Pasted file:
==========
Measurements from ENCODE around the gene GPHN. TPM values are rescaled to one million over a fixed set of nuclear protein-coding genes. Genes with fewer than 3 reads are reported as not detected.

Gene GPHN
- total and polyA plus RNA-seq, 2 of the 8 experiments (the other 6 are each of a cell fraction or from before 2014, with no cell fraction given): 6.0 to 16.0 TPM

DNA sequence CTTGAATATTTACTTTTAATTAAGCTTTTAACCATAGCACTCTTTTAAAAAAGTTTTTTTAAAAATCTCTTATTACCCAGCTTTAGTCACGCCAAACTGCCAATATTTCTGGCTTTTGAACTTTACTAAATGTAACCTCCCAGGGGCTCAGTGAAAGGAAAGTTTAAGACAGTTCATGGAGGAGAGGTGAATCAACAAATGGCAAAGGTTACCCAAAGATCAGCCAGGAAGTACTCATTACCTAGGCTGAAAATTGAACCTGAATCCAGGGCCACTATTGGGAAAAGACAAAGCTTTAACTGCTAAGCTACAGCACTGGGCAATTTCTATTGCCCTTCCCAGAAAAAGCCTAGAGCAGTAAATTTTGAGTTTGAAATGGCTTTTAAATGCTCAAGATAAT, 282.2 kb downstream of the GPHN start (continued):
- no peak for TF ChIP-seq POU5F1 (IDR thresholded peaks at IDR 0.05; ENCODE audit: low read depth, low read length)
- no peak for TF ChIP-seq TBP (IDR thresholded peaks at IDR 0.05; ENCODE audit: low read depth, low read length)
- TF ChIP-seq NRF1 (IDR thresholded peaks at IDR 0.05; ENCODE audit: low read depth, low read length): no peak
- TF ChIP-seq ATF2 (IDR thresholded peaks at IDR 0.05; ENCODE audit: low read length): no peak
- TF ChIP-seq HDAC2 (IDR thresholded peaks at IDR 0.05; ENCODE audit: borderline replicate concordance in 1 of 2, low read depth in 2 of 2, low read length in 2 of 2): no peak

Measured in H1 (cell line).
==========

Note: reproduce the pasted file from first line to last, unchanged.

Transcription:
Measurements from ENCODE around the gene GPHN. TPM values are rescaled to one million over a fixed set of nuclear protein-coding genes. Genes with fewer than 3 reads are reported as not detected.

Gene GPHN
- total and polyA plus RNA-seq, 2 of the 8 experiments (the other 6 are each of a cell fraction or from before 2014, with no cell fraction given): 6.0 to 16.0 TPM

DNA sequence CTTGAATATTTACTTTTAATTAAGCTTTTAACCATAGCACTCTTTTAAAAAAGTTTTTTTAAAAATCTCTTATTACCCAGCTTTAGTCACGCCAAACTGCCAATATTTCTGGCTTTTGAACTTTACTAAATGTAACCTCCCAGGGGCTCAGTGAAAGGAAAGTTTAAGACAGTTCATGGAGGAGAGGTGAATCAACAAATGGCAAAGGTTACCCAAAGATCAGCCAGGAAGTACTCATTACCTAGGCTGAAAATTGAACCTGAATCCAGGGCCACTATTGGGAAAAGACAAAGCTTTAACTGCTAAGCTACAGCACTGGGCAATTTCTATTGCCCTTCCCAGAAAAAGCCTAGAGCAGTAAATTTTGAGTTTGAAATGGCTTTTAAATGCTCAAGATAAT, 282.2 kb downstream of the GPHN start (continued):
- no peak for TF ChIP-seq POU5F1 (IDR thresholded peaks at IDR 0.05; ENCODE audit: low read depth, low read length)
- no peak for TF ChIP-seq TBP (IDR thresholded peaks at IDR 0.05; ENCODE audit: low read depth, low read length)
- TF ChIP-seq NRF1 (IDR thresholded peaks at IDR 0.05; ENCODE audit: low read depth, low read length): no peak
- TF ChIP-seq ATF2 (IDR thresholded peaks at IDR 0.05; ENCODE audit: low read length): no peak
- TF ChIP-seq HDAC2 (IDR thresholded peaks at IDR 0.05; ENCODE audit: borderline replicate concordance in 1 of 2, low read depth in 2 of 2, low read length in 2 of 2): no peak

Measured in H1 (cell line).